Pskov: ready for battle
In the 76th Airborne Division they train for combat, not for show. Over the past 70 years, the division has been in most of Russia's armed conflicts: from Stalingrad to South Ossetia.
Being the country's first fully-professional division, it is staffed by men who the entire army looks up to. To be selected for the division is an honor, as Major Ruslan Kompanets, Assistant to the Division Commander explains:
“It's the men who were, and are part of this division who have made it what it is – famous in all of Russia, and maybe the world.”
But away from the order of the military base is the messy reality of war. Any unit's history is not just about military glory, it is about the loss of human life. Due to its status, this division has suffered more than most.
It is March 2000, and the Russian army is forcing Chechen militants to retreat into the mountains. The army’s commander insists that the war has been won.
Meanwhile, at the frontline, a small troop is sent ahead to set up camp on a key mountain position. Before they have a chance, they are ambushed by the bulk of the remaining militant force. The troop resists until they run out of ammunition.
Eighty four men from the division died that day. Lance Corporal Aleksandr Lebedev was one of them. He'd just bought a house, had a fiancée and was planning to leave the front-line.
“We didn't manage to do our job as parents,” Raisa Lebedeva, the corporal’s stepmother says.
“We should have stopped him from going on this final mission. He was such a good person, he really loved life.”
Unlike most soldiers in the Russian army, these paratroopers are professional soldiers. They receive salaries of around $400 a month.
They are supplied with superior army food and live in small rooms instead of barracks with bunk beds. And death, as part of their job, is something these men just learn to live with.
“Of course, the first time somebody was killed in our troop it was scary,” Roman Rubenov, a paratrooper, recalls.
“But I like to be a soldier: I have an excellent relationship with other people here. And I am good at shooting.”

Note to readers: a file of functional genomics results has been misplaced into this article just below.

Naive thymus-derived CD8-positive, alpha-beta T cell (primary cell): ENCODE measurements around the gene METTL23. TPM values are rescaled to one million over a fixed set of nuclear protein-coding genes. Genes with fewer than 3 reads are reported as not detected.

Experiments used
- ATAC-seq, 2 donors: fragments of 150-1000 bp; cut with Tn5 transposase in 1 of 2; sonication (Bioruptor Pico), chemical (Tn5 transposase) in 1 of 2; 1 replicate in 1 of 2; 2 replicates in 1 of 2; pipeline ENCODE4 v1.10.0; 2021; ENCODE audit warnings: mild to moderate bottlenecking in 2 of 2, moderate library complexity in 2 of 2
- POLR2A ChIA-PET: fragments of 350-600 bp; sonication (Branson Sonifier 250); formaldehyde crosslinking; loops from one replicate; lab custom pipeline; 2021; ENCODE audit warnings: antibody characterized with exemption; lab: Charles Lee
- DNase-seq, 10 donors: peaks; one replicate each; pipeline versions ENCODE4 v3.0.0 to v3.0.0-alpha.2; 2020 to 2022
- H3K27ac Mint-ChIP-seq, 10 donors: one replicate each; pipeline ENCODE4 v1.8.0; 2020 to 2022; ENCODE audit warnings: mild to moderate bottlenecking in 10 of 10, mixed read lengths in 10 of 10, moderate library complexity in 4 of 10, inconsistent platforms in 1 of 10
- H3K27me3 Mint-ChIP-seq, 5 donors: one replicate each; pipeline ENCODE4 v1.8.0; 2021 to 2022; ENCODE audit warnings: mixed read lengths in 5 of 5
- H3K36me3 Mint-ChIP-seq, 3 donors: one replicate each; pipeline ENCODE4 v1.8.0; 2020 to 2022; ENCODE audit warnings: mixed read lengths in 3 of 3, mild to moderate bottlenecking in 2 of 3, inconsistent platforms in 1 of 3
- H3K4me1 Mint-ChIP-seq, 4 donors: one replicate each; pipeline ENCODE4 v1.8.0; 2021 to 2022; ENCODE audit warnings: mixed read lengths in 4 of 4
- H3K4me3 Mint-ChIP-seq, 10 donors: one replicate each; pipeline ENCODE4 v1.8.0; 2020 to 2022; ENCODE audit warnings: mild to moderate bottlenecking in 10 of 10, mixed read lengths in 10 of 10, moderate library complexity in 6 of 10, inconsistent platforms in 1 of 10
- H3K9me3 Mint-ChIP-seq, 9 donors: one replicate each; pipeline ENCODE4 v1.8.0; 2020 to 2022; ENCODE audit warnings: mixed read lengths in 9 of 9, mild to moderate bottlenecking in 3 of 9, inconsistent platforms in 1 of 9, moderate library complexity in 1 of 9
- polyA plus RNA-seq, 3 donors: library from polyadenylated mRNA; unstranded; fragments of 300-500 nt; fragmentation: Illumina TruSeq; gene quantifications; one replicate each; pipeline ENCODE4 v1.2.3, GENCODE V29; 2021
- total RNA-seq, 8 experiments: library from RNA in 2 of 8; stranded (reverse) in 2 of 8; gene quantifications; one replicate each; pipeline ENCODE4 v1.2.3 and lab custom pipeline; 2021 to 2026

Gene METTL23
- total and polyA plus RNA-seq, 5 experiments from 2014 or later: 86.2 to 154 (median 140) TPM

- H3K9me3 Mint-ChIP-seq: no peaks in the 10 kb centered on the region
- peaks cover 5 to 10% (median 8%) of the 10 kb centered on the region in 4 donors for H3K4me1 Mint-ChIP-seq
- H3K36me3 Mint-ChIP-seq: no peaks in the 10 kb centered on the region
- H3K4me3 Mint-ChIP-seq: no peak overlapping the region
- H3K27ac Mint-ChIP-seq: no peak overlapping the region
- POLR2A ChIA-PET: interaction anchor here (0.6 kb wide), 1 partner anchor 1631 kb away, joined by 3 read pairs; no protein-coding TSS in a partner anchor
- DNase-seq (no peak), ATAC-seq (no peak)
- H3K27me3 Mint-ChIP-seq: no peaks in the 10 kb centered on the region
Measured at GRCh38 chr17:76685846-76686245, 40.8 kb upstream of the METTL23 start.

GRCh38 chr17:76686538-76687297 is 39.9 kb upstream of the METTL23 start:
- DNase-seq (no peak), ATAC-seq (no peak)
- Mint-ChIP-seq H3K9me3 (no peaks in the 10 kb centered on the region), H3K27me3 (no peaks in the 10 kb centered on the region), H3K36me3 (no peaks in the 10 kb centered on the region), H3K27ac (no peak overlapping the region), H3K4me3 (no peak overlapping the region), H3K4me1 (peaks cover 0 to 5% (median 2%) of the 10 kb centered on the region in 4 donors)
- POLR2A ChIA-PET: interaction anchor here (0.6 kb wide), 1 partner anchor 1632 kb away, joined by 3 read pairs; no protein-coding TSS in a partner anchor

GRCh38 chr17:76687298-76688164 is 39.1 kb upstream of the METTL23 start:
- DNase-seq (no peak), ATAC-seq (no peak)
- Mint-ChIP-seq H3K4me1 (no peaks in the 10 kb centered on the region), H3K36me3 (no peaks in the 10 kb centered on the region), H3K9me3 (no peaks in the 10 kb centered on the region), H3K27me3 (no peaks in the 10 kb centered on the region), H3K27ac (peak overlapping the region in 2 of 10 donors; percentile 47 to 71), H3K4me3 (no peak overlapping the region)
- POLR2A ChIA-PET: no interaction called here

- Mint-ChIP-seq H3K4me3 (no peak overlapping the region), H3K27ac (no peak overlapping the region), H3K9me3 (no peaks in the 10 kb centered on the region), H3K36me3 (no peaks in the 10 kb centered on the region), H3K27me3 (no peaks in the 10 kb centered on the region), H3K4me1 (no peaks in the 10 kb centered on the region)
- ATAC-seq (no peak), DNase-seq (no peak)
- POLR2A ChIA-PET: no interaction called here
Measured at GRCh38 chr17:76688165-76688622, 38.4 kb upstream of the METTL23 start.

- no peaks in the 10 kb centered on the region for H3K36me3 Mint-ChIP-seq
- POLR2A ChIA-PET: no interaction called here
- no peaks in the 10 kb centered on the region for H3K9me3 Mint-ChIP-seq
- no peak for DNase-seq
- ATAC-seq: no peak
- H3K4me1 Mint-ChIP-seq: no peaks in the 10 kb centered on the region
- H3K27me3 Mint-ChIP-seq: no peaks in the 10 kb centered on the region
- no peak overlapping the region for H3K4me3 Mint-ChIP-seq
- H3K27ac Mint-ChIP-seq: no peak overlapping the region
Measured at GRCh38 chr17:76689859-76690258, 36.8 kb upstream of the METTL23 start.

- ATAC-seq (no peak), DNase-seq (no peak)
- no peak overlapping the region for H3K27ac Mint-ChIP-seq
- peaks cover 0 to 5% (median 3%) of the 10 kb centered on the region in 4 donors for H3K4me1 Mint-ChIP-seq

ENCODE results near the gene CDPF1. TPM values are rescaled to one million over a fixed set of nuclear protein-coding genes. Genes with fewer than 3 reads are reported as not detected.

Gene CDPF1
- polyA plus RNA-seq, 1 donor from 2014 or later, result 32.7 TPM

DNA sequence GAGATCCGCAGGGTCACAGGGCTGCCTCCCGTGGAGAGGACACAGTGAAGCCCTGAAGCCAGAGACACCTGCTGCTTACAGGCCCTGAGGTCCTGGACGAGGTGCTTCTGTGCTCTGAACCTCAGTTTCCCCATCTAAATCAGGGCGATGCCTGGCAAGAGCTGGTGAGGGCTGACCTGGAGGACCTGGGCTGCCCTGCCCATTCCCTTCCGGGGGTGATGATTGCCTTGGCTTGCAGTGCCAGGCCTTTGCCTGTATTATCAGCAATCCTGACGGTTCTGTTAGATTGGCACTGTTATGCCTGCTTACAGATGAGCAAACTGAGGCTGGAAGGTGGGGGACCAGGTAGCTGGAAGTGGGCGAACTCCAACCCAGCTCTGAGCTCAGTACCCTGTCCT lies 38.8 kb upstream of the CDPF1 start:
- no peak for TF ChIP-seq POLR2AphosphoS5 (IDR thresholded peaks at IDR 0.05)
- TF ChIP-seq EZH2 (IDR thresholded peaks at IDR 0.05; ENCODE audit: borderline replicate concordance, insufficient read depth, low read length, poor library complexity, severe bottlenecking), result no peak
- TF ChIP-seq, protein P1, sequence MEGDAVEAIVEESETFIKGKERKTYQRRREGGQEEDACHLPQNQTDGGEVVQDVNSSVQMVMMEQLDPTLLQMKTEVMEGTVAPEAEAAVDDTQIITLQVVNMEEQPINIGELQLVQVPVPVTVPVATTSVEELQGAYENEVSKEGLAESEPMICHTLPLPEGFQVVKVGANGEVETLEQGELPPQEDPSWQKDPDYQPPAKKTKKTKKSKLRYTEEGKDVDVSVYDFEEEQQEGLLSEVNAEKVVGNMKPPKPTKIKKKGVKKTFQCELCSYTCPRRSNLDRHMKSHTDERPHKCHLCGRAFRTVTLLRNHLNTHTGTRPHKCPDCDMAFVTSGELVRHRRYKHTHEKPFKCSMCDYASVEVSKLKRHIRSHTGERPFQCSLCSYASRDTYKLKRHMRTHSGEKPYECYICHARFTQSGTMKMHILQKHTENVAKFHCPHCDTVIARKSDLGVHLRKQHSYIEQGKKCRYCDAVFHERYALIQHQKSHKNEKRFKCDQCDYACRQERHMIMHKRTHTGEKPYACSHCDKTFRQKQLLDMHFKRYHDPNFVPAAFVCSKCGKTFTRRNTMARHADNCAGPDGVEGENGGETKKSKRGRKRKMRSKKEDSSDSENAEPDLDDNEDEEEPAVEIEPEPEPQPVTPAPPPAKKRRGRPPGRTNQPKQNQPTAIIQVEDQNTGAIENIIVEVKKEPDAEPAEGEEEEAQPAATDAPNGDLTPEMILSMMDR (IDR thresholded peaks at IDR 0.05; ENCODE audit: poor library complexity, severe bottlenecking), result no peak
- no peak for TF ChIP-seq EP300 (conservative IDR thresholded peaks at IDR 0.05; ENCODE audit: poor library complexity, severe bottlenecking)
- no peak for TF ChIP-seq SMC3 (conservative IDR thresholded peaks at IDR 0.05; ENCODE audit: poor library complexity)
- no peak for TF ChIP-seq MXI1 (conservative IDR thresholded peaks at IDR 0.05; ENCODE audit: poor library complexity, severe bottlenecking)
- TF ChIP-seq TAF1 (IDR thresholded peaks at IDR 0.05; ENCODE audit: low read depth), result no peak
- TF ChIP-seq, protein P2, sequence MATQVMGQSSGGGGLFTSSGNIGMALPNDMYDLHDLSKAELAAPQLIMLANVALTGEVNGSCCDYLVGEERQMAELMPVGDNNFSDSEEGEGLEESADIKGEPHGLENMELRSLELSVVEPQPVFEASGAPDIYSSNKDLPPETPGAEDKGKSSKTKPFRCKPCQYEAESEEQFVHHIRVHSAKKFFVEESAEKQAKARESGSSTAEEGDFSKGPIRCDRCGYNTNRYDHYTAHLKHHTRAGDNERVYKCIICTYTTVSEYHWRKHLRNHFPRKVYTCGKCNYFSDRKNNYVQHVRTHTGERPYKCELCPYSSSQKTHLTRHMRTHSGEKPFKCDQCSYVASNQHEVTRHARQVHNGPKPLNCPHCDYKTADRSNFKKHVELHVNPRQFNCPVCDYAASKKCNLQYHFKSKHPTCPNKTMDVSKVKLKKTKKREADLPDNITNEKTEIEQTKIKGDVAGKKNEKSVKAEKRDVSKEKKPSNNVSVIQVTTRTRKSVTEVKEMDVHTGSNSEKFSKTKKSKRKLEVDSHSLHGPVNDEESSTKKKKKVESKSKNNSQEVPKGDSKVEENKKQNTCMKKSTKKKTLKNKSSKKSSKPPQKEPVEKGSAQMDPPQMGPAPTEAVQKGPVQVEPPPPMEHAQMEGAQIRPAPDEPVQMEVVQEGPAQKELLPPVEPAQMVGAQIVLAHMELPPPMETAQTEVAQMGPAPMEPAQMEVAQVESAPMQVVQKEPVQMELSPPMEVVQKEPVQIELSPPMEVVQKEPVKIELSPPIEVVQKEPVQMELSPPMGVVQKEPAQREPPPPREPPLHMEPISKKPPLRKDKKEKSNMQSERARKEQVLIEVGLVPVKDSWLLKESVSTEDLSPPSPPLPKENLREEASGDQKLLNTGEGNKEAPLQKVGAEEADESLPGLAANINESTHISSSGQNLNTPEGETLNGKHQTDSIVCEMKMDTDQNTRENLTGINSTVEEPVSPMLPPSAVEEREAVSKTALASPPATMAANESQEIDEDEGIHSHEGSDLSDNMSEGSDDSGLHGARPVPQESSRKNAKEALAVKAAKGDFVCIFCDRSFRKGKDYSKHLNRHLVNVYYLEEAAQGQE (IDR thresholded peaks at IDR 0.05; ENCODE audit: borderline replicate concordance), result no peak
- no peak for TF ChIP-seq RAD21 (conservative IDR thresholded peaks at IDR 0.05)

If Russia's recent history is any guide, this skill may be needed for more than aiming at cardboard cut outs.
And the 76th Division's men will once again be called upon to prove their bravery.
Carlo Disieno, a former American paratrooper who now lives in Pskov, explains that regardless of nationality, it is ultimately the desire to be the best of the best that leads these soldiers on.
The training process is grueling, both physically and psychologically and sacrifice is an important part of the paratroopers’ lives:
“You have to be willing to sacrifice,” Carlo Disieno explains. “And to sacrifice your life.”
United by common ground
Local residents say that the military and civil populations of the city live have learned to live as a united community.
Svetlana Vyalkovskaya’s family has strong ties with the military: both her father and brother serve in the 76th Division.
“Everything is okay, people communicate,” she says. “I guess it’s normal for military people to live together with civilians.”
But, it is not just recently that Pskov has won military glory for itself. Its battle history goes many centuries back.
The walls of the Pskov Fortress were most severely tested in 1581, when the army of Polish king Stefan Batory laid siege to this citadel as part of the Livonian war between Ivan the Terrible and his western neighbors, says Professor William Brumfield, an expert on Russian architecture from US-based Tulane University:
“Here, the local stones were put together with great skill and ingenuity – of great thickness – and managed to serve its purpose at times of greater stress.”